36. As we have indicated above, we have no manner of doubt in holding that this is one of the gravest cases wherein two lives were taken for no earthly reason. There appears to be a preparation which, the evidence suggests, began with acquiring a gun just a week or two before. Thereafter, on the day of the incident itself, not only the accused appeared armed with a gun and was having with him live cartridges, but he appears to have gone first to the Temple of Yamal and thereafter went to the first victim Gajanan. The entire outrage left two persons killed, one being a member of the weaker sex, a helpless and hapless woman of about 50 years of age, and the third person, who could have fallen, just escaped. The contours of the crime leave no manner of doubt that the crime was cruel and callous, The evidence shows that Gajanan fell down from the stone after the first shot hit him and yet thereafter a second shot was fired by the accused against him. When his shout was heard and Shivaji and Shantabai were seen coming towards the injured Gajanan, the accused ran towards them and fired shots from his gun thrice, having no regard whatsoever either for the age or for the life. Thereafter, it is not as if that the accused remained at the spot, but the evidence is consistent that he ran away from the be place of the occurrence, There are hardly thus any redeeming features. It is ghastly crime and it shows the criminal, a well determined and ready-to-finish anyone, using a weapon like gun, Hardly, we have any material to come to the conclusion that would indicate even smallest traces of reflecting consideration or slightest compunction. For firing five shots, the gun must have been loaded five times. That itself shows a determined degenerate criminal mind. This objective factor throws flood of light both on the criminal as well as on the crime. He had a determined structural will to kill and nothing else. It is merely coincidence and chance that Shivaji survived and the gunner could not get at the vital parts, but the firing appears to be, as the evidence shows, from a closer range and, therefore, it is reasonable to infer that every time the accused loaded the gun, his hand did not shake and he could not get at the vital parts probably because the object which he aimed at was moving or he had no adequate skill. Had there been the slightest trace of compunction or of human consideration, there would be enough time available to such a person before every time the gun was loaded and fired. The very fact that the loading and firing were resorted in such repetitious times shows a hardened killer whose mind did not move nor his will deflected from the object. No reflections, no thoughts and no mercy. As must happen in such cases, against the first victim, as we have indicated above, two shots were fired one after another, while against the other two, at least three shots were resorted to. Thus, we are satisfied that this is a case where legally the penalty of death is the only adequate and appropriate penalty.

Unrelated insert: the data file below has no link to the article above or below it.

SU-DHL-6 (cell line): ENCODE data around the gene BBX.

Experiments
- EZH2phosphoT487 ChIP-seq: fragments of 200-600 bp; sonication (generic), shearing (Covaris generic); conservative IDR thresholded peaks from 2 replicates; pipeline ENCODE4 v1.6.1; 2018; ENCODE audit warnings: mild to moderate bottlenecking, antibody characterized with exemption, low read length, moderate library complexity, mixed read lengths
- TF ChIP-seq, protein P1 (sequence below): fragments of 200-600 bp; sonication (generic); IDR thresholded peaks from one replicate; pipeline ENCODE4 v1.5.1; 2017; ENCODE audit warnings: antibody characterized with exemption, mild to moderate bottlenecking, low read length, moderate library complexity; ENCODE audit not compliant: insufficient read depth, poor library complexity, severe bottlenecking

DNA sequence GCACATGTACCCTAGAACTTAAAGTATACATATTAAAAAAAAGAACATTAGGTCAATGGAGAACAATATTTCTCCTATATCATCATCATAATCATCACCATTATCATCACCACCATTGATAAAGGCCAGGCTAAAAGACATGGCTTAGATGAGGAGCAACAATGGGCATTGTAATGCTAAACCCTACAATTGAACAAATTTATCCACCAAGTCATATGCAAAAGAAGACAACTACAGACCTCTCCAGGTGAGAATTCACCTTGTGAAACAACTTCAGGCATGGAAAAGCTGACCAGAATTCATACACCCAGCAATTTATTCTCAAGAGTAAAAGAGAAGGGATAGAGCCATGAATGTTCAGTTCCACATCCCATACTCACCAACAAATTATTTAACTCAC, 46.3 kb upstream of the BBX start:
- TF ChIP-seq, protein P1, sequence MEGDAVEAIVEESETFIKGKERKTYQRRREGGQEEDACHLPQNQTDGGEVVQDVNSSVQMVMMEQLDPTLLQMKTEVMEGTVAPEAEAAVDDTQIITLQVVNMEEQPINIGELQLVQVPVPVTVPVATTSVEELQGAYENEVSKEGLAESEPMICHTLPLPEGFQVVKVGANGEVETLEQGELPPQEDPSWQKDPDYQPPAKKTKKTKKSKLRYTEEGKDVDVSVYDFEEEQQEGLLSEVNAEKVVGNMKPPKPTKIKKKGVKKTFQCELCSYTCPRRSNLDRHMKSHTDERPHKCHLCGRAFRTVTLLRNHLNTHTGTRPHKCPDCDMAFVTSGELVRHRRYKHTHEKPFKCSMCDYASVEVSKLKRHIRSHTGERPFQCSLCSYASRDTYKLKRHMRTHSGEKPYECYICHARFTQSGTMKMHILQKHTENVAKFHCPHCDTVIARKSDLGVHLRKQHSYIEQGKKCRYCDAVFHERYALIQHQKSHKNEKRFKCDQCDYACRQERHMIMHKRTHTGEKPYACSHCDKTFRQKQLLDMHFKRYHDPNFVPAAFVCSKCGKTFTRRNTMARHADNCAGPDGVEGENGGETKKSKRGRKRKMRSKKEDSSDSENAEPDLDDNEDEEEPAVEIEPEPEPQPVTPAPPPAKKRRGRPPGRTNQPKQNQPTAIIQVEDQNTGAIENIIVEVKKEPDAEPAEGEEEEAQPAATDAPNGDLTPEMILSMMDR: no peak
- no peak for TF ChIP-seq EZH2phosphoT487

37. The facts that the accused is a young man and that he has a wife and two children and a small piece of land and a younger brother, are the matters which can be adequately considered if at all the accused approaches the Executive Government for mercy. The factors surrounding the criminal, like his family and the likely effect of the ultimate sentence, may well lie within the merciful considerations of the State which, we are sure, will be duly taken note of. Youthful age is, no doubt, a relevant factor in matters of imposing penalty, but in the present case, it is outweighed by the cruel and callous character of the crime as well as by the determined dare-doing actions of the criminal in murdering two persons, including an equally young boy and a middle aged lady, and further attempting murder of another young person, Youth, therefore, by itself it not a relieving factor. It is the crime, as executed by the criminal, that brings out the gravest character requiring gravest penalty. We think that in matters of penalty, Courts have a legal duty and a legal obligation to impose legal punishment. Upon evidence, we have no manner of doubt that imposition of death penalty is called for and is adequate for the murders of Gajanan and Shantabai.
38. In the result, therefore, we accept the reference made by the learned Additional Sessions Judge, and for the offences of committing the murders of Gajanan and Shantabai, we impose death penalty separately on both the counts upon the accused. He be hanged by neck till he dies. As far as the order of conviction and sentence for the offences under Section 307 I.P.C. S. 30, Arms Act, is concerned, the same is affirmed.
39. The reference accepted. The appeal of the accused dismissed.
40. Order accordingly.